This small, globular cactus with green and white stripes is native to Central and South America. It has a shallow root system and can be grown in a pot or hanging basket at least 12 inches deep.

The Forest Cactus can grow tiny yellow flowers along it. These little flowers have a difficult time keeping up with body in harsher climates but will work well living as an indoor plant.

The key to successful indoor growing is to keep the soil well-drained and moderately moist. Avoid letting the plant sit in water, as it could rot. Also, keep it away from heat sources, such as radiators, in the winter.

Heartleaf Philodendron

Philodendron scandens
Heartleaf Philodendron prefers high humidity, bright indirect light and regular watering.
Scientific Name: Philodendron scandens
  • Plant Type: Herbaceous
  • Plant Size: 12 inches
  • Water Needs: When the soil feels dry to touch
  • Sun Needs: Medium, indirect light

The leaf-shaped heartleaf philodendron is one of the most popular types of philodendron. This plant has glossy dark green leaves and can grow up to 12 inches in length.

As an indoor hanging plant, heartleaf philodendron prefers bright, indirect light and regular watering. It can tolerate average indoor temperatures, but it’s best to keep it above 60 degrees Fahrenheit.

It is also ideal if you provide humidity for the plant, either with a humidifier or by grouping it with other indoor plants that are also humid-loving.

And while it’s a slow grower, this plant can live for years if cared for properly. It’s also one of the most hardy indoor plants, so you should have no trouble keeping it alive and thriving in your home.

Hearts on a String

Ceropegia Woodii
Hearts on a String grows best in bright rooms but will suffer in direct sunlight.
Scientific Name: Ceropegia Woodii
  • Plant Type: Vine
  • Plant Size: 1 – 2 inches
  • Water Needs: Once a week
  • Sun Needs: Bright, indirect sunlight

Hearts on a string is a type of hanging plant perfect for anyone who wants to add a touch of romance to their indoor space. This plant’s name comes from its heart-shaped leaves, which dangle down from the stem-like beads on a string.

It is easy to care for hearts on a string and only needs watering about once a week. Moreover, they tolerate low-light conditions, making them ideal for rooms that don’t get a lot of natural light. They also propagate very easily.

You may notice that there are tiny “nodules” that look like beads on the vines of the Hearts on a String. If these nodules come in contact with the soil new roots will sprout. While you can allow your plant to continue to grow (or not), you might consider cutting these nodules off to share with friends who are looking for a great indoor plant.

Mistletoe Cactus

Rhipsalis Baccifera
Mistletoe cactus doesn’t like high heat environments.
Scientific Name: Rhipsalis Baccifera
  • Plant Type: Succulent
  • Plant Size: 3 – 6 ft
  • Water Needs: Once a week
  • Sun Needs: Medium, indirect sunlight

The mistletoe cactus, also known as the Coral cactus, is a popular holiday plant. Native to Central and South America, the mistletoe cactus is a member of the Schlumbergera family.

It gets its common name from its flowering season, which typically falls around Christmastime. The mistletoe cactus has pendulous stems that are segmented and ribbed. Its flowers are usually yellow or orange, but white and yellow varieties are also available. The blooms are cup-shaped and have fringe-like petals.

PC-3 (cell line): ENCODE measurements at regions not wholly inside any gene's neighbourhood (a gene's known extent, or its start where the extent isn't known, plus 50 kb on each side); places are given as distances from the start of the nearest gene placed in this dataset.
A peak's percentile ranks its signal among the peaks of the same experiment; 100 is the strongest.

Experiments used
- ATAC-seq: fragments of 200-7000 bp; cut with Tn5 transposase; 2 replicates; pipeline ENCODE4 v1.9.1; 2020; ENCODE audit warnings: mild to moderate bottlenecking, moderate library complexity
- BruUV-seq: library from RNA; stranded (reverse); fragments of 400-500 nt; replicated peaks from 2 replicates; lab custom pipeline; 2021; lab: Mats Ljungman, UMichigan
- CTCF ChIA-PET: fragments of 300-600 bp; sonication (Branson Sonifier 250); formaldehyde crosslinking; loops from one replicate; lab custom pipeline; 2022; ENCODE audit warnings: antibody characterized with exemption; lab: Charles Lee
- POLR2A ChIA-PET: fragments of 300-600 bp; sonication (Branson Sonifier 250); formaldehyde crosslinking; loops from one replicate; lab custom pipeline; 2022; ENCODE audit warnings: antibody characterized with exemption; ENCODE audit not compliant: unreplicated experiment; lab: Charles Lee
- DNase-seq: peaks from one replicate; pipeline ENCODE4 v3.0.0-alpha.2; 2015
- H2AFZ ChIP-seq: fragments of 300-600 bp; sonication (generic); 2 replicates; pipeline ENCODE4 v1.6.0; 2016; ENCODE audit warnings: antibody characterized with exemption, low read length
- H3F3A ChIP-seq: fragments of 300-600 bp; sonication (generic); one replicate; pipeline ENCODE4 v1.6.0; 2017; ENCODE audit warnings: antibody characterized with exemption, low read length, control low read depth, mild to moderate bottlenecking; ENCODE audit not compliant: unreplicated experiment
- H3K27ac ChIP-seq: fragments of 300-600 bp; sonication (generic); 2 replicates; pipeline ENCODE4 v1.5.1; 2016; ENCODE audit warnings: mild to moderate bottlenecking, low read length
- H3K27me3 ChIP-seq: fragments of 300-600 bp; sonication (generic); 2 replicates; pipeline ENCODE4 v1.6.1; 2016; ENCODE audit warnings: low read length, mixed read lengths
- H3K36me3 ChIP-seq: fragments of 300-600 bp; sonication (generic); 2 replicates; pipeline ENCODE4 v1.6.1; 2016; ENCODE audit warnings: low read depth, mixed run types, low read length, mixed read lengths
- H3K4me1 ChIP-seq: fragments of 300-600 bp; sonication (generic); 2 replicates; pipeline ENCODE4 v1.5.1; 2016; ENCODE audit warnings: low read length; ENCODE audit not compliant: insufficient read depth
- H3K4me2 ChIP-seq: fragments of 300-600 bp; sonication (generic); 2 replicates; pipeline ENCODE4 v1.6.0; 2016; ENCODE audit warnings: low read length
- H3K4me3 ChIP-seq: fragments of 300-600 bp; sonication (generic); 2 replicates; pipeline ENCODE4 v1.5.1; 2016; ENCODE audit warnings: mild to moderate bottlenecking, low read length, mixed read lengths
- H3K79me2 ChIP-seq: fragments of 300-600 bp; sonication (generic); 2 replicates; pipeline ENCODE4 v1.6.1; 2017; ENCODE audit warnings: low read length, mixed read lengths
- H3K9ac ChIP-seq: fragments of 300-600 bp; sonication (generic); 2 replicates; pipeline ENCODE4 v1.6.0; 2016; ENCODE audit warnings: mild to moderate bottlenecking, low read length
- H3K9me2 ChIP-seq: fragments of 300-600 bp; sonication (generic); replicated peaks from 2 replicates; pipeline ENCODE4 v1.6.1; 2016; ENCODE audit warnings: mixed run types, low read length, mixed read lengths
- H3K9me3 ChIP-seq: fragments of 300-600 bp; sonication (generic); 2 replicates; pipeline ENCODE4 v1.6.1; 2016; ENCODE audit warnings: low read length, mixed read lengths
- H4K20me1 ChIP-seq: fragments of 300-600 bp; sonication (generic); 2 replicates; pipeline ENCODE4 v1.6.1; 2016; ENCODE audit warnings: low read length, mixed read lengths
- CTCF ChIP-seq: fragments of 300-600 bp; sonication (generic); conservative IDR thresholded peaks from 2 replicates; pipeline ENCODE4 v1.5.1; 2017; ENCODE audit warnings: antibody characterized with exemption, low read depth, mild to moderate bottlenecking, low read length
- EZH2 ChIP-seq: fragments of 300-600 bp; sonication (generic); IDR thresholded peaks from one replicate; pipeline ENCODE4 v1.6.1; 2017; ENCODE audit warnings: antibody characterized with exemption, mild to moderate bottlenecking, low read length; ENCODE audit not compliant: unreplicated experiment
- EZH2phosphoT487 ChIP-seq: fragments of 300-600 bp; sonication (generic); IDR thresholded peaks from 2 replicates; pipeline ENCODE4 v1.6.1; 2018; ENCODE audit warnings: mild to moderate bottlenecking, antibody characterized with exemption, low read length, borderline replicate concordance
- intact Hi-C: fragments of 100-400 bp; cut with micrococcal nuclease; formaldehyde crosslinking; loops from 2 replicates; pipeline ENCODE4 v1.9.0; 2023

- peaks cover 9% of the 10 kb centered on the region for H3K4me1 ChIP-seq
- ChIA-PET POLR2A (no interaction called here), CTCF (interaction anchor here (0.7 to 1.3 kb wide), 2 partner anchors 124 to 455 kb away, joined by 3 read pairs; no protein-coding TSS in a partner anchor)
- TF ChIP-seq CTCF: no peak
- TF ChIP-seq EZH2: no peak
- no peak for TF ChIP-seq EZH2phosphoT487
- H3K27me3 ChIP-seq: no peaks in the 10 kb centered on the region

Mistletoe cacti are easy to care for and make popular houseplants. They prefer bright, indirect sunlight and should be allowed to dry out between waterings

Peperomia Beetle

Peperomia quadrangularis
Peperomia Beetle is a moisture-loving plant, so keep the soil moist, even when hanging.
Scientific Name: Peperomia quadrangularis
  • Plant Type: Shrub
  • Plant Size: Up to 12 inches
  • Water Needs: Every 1-2 weeks
  • Sun Needs: Medium to bright indirect light

With over 100 species and thousands of cultivars, Peperomia is easy to care for, making them popular additions to homes and offices everywhere.

Peperomia leaves are tough and waxy, making them resistant to pests and difficult to digest. As a result, these plants are rarely bothered by insects or other pests. This characteristic makes them an excellent option for indoor environments.

The Peperomia isn’t just tough against pests but it can be extremely forgiving to newbie plant owners as it can handle a little bit of neglect better than other types of plants.

Pothos

Epipremnum aureum
Keep the ‘Devil’s Ivy’ on a western or eastern windowsill under bright but diffused light.
Scientific Name: Epipremnum aureum
  • Plant Type: Ground cover
  • Plant Size: 20 ft
  • Water Needs: When the soil feels dry to touch
  • Sun needs: Bright, indirect sunlight

Devil’s ivy is a hardy perennial vine native to the southeastern United States. It is also commonly known as five-leaf ivy, climbing ivy, and Virginia creeper. There are many different types of pothos plants, so you’ll have plenty of options if you choose to welcome one into your home.

This climbing plant can be seen growing on trees, fences, and buildings throughout the year.

The green leaves are heart-shaped and can grow up to a foot in length. The dark-colored stems are smooth and shiny. It bears small white flowers in the late summer that eventually turn into berries.

This plant is a good choice for novice gardeners because it is easy to care for. All you need to do is water the plant when the soil feels dry to the touch. You can also fertilize it once a month with an all-purpose liquid fertilizer. When it comes time to re-pot, use a container at least one size larger than its current container.

Spider Plant

Chlorophytum comosum
Spider Plant does not have a typical stem, its long leaves are collected in a basal rosette, from which hanging flower stalks appear from time to time.
Scientific Name: Chlorophytum comosum